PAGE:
Unlimited X-Men #4 from Scott Lobdell and Richard Bennett fully confirmed that Mystique was Nightcrawler’s mother as her other child Graydon Creed (the human son of Mystique and Sabretooth) tried to get back at his mother and his half-brother and their adopted sister Rogue.

Here Mystique revealed to Kurt that his father was the German Baron Christian Wagner, and when the townspeople found out she was a mutant and her child was too they chased her through the woods. Choosing her own life over that of her child, she changed shape to look like a farmer who claimed to have killed “the woman” and then threw the child over a cliff edge into a raging river below. 

While this is the version that saw print, it was revealed by various individuals from Claremont himself to collaborator John Byrne and even Lobdell that Claremont’s original plan had Mystique as Kurt’s father and her wife Destiny as his mother. Marvel predictably at the time shot this down, because of the close-minded nature of many regarding LGBTQ individuals (which still continues today) but they blamed the Comics Authority Code at the time. This is a company where the two didn’t weren’t explicitly referred to as a couple till recent years and didn’t get an on-panel kiss until 2019’s History of the Marvel Universe #2 which was a flashback since Destiny is still dead.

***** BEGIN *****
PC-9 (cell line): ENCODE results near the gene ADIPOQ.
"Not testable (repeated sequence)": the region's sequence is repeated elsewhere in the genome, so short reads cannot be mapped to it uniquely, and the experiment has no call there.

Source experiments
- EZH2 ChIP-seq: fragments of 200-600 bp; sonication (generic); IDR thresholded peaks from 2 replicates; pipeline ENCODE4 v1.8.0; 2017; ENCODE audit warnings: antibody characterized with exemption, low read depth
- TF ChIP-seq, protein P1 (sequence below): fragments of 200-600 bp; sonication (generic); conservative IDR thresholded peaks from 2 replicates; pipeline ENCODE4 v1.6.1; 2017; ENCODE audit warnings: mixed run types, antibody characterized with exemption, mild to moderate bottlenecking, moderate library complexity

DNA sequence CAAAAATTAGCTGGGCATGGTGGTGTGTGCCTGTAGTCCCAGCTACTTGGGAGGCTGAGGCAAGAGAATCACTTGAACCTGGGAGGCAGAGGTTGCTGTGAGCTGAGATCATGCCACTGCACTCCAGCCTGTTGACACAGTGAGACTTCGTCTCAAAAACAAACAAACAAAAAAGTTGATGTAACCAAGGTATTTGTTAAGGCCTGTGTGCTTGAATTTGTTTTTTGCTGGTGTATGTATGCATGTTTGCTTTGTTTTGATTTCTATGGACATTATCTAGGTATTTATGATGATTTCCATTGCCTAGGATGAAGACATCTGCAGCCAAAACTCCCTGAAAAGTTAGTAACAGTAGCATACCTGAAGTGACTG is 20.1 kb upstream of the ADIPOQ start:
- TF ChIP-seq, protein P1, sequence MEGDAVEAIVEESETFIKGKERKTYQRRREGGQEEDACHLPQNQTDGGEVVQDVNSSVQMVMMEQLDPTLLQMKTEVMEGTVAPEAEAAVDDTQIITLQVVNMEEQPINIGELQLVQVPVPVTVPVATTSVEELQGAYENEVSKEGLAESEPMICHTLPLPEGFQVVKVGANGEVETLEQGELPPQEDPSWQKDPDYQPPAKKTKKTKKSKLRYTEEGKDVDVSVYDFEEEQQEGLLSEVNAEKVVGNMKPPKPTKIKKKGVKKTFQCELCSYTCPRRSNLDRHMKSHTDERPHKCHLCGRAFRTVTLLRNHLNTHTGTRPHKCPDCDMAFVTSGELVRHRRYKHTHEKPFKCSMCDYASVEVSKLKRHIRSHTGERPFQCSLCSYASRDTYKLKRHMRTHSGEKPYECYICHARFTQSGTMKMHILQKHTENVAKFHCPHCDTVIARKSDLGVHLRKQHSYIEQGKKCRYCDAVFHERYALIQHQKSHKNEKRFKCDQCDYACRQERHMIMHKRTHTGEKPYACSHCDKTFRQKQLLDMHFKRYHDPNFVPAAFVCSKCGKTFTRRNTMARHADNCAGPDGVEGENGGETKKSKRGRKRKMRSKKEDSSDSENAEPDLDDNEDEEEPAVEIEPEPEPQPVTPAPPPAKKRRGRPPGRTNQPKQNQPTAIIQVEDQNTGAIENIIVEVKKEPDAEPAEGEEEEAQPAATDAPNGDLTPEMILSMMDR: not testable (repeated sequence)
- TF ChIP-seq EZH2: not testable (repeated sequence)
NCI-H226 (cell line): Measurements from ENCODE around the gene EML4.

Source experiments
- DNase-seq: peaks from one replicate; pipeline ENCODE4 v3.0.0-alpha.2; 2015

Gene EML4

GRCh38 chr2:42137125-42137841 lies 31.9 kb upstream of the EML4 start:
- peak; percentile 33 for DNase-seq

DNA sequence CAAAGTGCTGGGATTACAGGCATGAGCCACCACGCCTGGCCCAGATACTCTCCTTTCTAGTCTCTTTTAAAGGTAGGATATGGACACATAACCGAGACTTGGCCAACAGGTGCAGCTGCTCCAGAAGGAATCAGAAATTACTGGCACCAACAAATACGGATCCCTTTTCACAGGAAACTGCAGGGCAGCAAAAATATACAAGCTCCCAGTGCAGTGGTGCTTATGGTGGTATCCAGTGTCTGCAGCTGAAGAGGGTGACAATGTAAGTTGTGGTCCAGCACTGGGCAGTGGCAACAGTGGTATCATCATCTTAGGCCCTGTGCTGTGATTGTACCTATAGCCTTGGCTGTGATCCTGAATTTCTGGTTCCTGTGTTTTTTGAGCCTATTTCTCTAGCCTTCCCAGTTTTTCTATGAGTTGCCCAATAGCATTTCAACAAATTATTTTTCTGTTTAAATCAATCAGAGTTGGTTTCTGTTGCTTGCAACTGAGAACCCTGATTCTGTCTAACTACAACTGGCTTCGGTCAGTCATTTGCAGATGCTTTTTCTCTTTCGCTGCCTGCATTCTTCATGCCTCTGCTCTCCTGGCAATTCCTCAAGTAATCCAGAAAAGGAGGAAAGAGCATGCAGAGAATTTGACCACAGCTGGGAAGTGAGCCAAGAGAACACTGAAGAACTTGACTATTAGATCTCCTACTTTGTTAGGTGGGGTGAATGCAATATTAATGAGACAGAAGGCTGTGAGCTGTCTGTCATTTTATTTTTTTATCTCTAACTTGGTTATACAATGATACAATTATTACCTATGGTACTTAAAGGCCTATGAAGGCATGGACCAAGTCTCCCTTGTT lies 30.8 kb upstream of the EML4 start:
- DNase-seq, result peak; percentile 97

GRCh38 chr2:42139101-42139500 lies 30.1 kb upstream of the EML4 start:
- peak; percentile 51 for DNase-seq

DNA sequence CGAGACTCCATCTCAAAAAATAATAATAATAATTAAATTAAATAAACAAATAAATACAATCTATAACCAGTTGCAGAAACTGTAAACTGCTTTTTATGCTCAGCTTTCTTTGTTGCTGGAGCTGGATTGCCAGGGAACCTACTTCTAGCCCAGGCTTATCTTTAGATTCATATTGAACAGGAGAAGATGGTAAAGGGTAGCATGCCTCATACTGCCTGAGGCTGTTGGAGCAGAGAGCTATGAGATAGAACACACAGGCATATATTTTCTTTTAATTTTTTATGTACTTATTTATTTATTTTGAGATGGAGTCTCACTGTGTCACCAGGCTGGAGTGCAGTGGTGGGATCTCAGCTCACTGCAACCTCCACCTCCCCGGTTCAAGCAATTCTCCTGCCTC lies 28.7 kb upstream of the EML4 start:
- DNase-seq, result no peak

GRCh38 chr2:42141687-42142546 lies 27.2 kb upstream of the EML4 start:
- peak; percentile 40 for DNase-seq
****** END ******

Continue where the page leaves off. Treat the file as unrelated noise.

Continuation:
Instead, it fell to Chuck Austen to retcon in who Kurt’s father really is. During the 2003 storyline called ‘The Draco‘, running through Uncanny X-Men #428-434, Austen decided that Kurt’s devilish appearance could not just be a physical mutation but had to be something he inherited from a father who was said to be an actual devil. Enter Azazel. 

He was the leader of a group of demonic mutants known as the Neyaphem who were banished from Earth to the Brimstone Dimension (the same one Kurt’s powers have him travel through) by a group of angelic mutants known as the Cheyarafim. Despite this banishment, Azazel was able to leave for brief times and traveled the world fathering children with various women as a means to one day be able to escape fully thanks to their powers being similar to his own teleportation powers.